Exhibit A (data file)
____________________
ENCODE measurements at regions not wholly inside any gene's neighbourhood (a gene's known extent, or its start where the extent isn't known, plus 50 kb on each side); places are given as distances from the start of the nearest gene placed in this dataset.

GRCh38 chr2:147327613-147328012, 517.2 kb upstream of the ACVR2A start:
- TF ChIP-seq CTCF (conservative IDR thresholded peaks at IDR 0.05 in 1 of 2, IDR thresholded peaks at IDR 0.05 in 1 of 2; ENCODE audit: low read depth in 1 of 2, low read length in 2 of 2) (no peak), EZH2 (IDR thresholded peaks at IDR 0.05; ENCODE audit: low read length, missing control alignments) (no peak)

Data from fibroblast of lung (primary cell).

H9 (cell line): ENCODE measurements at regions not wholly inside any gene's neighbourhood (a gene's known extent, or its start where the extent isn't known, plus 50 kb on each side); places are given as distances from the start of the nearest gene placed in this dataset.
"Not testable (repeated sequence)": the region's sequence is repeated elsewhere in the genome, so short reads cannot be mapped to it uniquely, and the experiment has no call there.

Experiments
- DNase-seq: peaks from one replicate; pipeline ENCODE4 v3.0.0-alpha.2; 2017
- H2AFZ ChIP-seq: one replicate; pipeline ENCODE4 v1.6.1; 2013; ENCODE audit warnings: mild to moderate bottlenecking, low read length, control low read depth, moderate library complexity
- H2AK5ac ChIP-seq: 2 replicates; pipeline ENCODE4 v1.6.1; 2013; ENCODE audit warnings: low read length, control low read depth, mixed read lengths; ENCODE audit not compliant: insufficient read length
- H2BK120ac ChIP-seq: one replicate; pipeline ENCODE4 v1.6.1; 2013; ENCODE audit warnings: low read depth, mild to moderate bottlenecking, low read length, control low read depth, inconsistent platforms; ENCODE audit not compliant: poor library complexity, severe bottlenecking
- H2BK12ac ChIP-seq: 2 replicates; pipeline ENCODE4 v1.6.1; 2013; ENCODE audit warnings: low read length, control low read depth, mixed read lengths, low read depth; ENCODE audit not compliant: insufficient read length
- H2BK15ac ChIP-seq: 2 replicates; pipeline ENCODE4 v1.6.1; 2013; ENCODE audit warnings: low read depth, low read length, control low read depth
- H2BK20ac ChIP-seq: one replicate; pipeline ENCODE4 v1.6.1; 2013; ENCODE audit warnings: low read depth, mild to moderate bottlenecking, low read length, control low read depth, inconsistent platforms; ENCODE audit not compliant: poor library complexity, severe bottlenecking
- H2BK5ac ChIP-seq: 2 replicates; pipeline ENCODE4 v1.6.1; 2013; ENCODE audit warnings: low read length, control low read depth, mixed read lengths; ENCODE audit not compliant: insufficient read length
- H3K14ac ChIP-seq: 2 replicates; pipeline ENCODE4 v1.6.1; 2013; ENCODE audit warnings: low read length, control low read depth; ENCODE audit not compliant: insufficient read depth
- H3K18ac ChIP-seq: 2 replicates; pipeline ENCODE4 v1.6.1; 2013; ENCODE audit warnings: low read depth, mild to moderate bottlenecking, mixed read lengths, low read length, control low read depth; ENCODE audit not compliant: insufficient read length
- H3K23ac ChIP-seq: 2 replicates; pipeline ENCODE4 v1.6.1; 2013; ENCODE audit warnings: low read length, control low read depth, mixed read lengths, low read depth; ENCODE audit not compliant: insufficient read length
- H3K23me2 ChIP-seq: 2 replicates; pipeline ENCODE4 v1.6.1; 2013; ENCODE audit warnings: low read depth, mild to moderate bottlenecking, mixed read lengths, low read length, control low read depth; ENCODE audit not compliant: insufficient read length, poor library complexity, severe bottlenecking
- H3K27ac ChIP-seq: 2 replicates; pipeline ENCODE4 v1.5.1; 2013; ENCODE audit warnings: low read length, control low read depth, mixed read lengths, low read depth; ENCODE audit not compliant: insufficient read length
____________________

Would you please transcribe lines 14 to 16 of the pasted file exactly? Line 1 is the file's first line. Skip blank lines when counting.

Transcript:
- H2BK20ac ChIP-seq: one replicate; pipeline ENCODE4 v1.6.1; 2013; ENCODE audit warnings: low read depth, mild to moderate bottlenecking, low read length, control low read depth, inconsistent platforms; ENCODE audit not compliant: poor library complexity, severe bottlenecking
- H2BK5ac ChIP-seq: 2 replicates; pipeline ENCODE4 v1.6.1; 2013; ENCODE audit warnings: low read length, control low read depth, mixed read lengths; ENCODE audit not compliant: insufficient read length
- H3K14ac ChIP-seq: 2 replicates; pipeline ENCODE4 v1.6.1; 2013; ENCODE audit warnings: low read length, control low read depth; ENCODE audit not compliant: insufficient read depth